Once, in NYC, when I paid the fare, the cabbie said, "Lady, what is that perfume?" (Fracas.) Then he said,"Don't wear it if you don't want to drive us crazy" and put the money back in my hand.

Duchesse said...

Rita: Never occurred to me that hairspray would change, too. Hairspray (capped) will last for years.

barbara said...

I used to love the mentioned Fragrances like Joy, Arpège & Co.
My husband's Perfum is "Pour un Homme" by Caron which smells the same since decades, and it seems, they don't change men's fragrances as often as those for us women.
I now love the collection of "Parfums de Rosine" whose Rose d'Ete is my currently favorite.
They even make an extraordinary Rose d'Homme which is absolut gourgeous on my hb.
Although living in a big city, I have to order online.
For those of your readers who travel to Paris, Rosine has two Shops and I highly recommend a visit.

Duchesse said...

barbara: I have been in their Palais Royale boutique, enchanting! In the US they are sold at Barney's- last time I looked. Even found sometimes on eBay, from well-reviewed vendors. Also of interest is that the line was founded in 1911 by Paul Poiret.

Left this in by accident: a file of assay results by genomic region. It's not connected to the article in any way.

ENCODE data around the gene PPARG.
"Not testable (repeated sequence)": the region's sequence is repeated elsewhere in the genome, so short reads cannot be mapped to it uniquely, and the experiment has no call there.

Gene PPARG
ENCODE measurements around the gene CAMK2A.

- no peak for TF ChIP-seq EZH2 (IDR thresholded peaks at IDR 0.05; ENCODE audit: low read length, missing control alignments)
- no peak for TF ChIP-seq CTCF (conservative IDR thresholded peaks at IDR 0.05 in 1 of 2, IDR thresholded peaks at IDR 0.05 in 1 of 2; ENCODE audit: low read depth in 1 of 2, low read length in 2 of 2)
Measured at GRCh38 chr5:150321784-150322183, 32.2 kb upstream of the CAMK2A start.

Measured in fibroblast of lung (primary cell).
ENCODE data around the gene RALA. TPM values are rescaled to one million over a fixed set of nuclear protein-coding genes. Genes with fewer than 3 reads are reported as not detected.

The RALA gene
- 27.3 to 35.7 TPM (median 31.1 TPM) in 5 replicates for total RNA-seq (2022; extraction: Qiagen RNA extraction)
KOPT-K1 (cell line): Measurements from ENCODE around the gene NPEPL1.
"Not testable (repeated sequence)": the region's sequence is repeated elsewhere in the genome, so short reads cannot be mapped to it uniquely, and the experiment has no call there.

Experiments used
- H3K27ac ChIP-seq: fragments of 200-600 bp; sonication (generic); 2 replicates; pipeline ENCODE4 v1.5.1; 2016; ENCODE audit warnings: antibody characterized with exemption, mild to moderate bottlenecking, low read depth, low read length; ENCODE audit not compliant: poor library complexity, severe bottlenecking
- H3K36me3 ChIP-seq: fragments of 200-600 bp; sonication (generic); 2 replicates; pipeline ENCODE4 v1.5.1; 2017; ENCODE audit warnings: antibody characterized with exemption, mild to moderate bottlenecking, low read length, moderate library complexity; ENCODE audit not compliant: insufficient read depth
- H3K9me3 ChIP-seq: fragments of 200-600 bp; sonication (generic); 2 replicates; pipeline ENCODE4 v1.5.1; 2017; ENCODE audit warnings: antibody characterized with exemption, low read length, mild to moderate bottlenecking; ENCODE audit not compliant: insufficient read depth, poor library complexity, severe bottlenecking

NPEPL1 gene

Artful Lawyer said...

Great post. I'm mid-40s and can't handle "fruity floral." In fact, I can't stand visiting the mall and walking by BB&B on one end, and Lush on the other - yuck! Magnolia Cherries on one extreme and Body Odor Patchouli Lemon-Lime on the other. Barf. Currently wearing an older bottle of Caron's Nuit de Noel - lemme tell you, one drop of that is enough. Two might kill a person, but that's why we love it (oakmoss up your nose, slapping your face hard in a leather glove... "OK, I'll never disrespect the sugarplum fairies ever again? pleeeese stop....").